The US and Pennsylvania minimum wages are currently $7.25 per hour and have not been changed since 2009. Meanwhile, the minimum wages in neighboring New York and New Jersey are at least $14.13 per hour. Back in 2019, researchers at the Federal Reserve Bank of New York used the “natural experiment” created by the contrasting state minimum wage policies along the PA-NY border to examine how minimum wage changes affected employment and wages in two low-wage sectors, leisure and hospitality, and retail. Here we update their analysis to the third quarter of 2022 and add in a PA-NJ border comparison.
What do we find? Wages increased more in New York and New Jersey, dramatically so in the leisure and hospitality sector. And employment trends differed little with one exception—leisure and hospitality employment grew significantly more in New York. It appears that Pennsylvania and New York workers along our northern border are behaving quite sensibly: Pennsylvania workers are crossing the border to get a living-wage job; meanwhile, fewer New York workers are likely coming to Pennsylvania to take a poverty-wage job. Pennsylvania low-wage employers, meanwhile, can’t find workers or fill vacancies because workers are crossing the border or staying home. Border area Pennsylvania employers desperately need a substantial Pennsylvania minimum wage increase so that they can attract more workers and create additional jobs.
For reasons of length, we focus in this blog on the leisure and hospitality comparisons. (KRC will produce a briefing paper with all our border analyses in the near future.) The “Leisure and hospitality” industry includes restaurants, bars, hotels, casinos, theatres, and other similar venues. The Quarterly Census of Employment and Wages data we analyze begin in 2010 and end quarter 3 of 2022, well into the COVID-19 pandemic. We analyzed quarter 3 data from each county group yearly and indexed states’ employment and inflation-adjusted wage growth to the quarter 3 2013 wage. Table 1 shows the minimum wage each year in Pennsylvania, New York, and New Jersey. (The table also shows the Maryland minimum wage each year. In our full brief, we will also include a PA-MD border analysis.)
In this blog, we compare employment and wages in the NY border county region of Chautauqua, Cattaraugus, Allegany, Steuben, Chemung, Tioga, Broome,Delaware, Sullivan, and Orange, with the same variables in PA border counties (Erie, Warren, McKean, Potter, Tioga, Bradford, Susquehanna, Wayne, and Pike). For the New Jersey comparison, we use data from border counties Burlington, Camden, Gloucester, Hunterdon, Mercer, Sussex, and Warren with PA border county data from Bucks, Delaware, Monroe, Northampton, Philadelphia, and Pike.
Leisure and Hospitality employment in Pennsylvania and New York border counties followed a similar increasing path from 2010 until 2017 (Figure 1). Subsequently, employment in New York border counties skyrocketed, while it dropped slightly in Pennsylvania border counties. The COVID-19 pandemic impacted both regions similarly, but New York leisure and hospitality employment recovered at a much faster pace. Leisure and hospitality wages, meanwhile, rose nearly 50% for New York workers over the full 2013 to 2022 period (Figure 2), far above Pennsylvania’s 10% leisure and hospitality wage growth. New York border county leisure and hospitality workers earned an average of $111 a week more than their Pennsylvania counterparts in Q3 2022, a $5,772 yearly difference for someone employed 52 weeks.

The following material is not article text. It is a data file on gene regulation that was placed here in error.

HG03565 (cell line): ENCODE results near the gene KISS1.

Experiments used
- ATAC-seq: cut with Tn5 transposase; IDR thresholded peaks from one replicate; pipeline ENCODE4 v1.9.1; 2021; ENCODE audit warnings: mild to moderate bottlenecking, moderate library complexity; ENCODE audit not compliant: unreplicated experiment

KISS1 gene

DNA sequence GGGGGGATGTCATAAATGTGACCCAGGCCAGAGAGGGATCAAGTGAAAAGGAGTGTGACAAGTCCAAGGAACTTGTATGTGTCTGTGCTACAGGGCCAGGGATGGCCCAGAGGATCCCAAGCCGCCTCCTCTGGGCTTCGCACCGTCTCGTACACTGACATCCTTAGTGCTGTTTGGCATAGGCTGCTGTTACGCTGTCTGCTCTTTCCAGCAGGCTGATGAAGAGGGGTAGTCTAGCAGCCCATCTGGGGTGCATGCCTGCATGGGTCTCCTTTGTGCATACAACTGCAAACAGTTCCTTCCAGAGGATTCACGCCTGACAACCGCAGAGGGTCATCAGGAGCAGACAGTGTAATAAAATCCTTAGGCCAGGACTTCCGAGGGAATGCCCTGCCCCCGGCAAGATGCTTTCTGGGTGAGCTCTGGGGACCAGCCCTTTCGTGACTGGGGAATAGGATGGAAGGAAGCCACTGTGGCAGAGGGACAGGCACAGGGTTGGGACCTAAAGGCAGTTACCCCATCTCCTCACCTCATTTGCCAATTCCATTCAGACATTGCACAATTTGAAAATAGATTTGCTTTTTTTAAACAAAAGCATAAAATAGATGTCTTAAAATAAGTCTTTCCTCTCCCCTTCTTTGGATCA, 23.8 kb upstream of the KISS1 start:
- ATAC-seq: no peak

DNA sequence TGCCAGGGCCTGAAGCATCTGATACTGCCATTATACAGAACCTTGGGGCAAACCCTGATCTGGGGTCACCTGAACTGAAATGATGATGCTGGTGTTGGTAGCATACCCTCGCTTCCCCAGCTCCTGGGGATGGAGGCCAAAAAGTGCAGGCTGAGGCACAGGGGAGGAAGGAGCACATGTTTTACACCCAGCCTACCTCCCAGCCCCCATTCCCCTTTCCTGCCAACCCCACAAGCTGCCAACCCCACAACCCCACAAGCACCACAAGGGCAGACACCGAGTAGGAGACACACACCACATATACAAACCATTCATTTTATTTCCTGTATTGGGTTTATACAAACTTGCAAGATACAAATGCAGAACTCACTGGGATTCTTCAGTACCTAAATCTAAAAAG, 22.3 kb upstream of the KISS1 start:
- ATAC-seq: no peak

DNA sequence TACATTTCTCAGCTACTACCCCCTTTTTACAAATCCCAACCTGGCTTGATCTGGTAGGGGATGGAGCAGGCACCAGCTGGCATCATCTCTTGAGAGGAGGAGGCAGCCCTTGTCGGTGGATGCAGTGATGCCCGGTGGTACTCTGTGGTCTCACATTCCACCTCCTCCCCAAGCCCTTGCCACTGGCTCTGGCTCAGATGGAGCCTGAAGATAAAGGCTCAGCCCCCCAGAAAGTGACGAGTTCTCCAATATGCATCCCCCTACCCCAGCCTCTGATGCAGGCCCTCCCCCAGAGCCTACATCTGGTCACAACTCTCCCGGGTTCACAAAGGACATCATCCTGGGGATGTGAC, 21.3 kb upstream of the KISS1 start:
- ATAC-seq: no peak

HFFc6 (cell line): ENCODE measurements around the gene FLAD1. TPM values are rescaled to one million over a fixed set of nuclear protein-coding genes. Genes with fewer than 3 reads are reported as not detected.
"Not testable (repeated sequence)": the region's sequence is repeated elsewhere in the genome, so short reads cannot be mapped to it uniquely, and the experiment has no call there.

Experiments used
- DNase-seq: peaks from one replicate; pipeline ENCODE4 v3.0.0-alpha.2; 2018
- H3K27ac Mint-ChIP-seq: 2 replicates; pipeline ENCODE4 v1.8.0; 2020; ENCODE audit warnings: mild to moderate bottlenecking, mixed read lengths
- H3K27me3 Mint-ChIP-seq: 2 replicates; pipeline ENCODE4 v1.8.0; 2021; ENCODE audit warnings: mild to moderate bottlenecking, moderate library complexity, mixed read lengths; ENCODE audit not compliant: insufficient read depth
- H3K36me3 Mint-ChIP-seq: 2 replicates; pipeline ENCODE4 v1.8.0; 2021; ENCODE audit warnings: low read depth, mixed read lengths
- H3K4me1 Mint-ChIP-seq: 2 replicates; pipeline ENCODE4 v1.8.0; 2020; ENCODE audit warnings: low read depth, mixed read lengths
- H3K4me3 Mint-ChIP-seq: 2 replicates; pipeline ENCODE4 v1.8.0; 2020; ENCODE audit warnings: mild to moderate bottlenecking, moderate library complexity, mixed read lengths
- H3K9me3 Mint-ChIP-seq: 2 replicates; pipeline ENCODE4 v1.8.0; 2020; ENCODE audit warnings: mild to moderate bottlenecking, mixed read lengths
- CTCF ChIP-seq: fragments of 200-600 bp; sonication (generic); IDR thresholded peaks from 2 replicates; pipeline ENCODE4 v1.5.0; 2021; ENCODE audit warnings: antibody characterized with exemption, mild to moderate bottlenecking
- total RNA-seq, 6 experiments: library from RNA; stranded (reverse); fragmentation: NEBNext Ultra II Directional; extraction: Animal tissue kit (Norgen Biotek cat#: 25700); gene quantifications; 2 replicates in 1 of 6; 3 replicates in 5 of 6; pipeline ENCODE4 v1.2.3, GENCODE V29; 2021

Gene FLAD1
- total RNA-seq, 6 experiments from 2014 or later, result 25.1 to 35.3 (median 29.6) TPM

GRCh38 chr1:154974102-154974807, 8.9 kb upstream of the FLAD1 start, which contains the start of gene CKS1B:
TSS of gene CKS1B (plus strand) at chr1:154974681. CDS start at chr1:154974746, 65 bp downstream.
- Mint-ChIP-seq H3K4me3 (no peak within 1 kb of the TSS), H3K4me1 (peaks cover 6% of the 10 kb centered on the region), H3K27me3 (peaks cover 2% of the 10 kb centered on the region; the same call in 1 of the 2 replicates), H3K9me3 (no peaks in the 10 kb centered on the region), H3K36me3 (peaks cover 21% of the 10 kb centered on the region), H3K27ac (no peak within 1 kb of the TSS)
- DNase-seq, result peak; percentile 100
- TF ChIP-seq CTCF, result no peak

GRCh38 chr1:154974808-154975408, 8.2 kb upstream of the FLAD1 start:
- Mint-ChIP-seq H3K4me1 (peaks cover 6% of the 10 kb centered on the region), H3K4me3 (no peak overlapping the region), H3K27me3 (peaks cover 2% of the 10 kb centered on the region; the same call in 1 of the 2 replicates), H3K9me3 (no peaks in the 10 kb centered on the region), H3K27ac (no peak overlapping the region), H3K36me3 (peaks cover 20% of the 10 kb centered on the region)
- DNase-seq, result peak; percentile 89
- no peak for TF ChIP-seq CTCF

The New Jersey and Pennsylvania border county matchup shows similar trends in the leisure and hospitality industry. Industry employment tracked each other in the two states throughout the entire period, New Jersey employment dropping a bit less than in Pennsylvania after the onset of COVID and then recovered to pre-pandemic levels faster. New Jersey border county leisure and hospitality workers’ earnings have been rising faster than their Pennsylvania border county counterparts since they sharply diverged in 2016. New Jersey leisure and hospitality wages are now 50% higher than in Q3 of 2013, compared to a 25% increase in bordering Pennsylvania counties. In this matchup, Pennsylvania workers have a higher weekly wage than their cross-border counterpart, likely due to the disproportionate impact of Philadelphia wages on the Pennsylvania county group average.
The findings in this update and broadening of the 2019 New York Federal Reserve Bank researchers’ study on New York and Pennsylvania border counties parallel the findings of the original study. With more time passed and further increases in New York and New Jersey minimum wages especially, employment and wage data from leisure and hospitality and, to a lesser degree, the retail sector still show positive effects on average wages coupled with no adverse impact on employment.
So that Pennsylvania workers can support their families and sustain local businesses through increased consumer buying power, and so that Pennsylvania low-wage employers can attract and retain more workers and compete for employees with neighboring states, Pennsylvania needs to substantially raise its minimum wage NOW.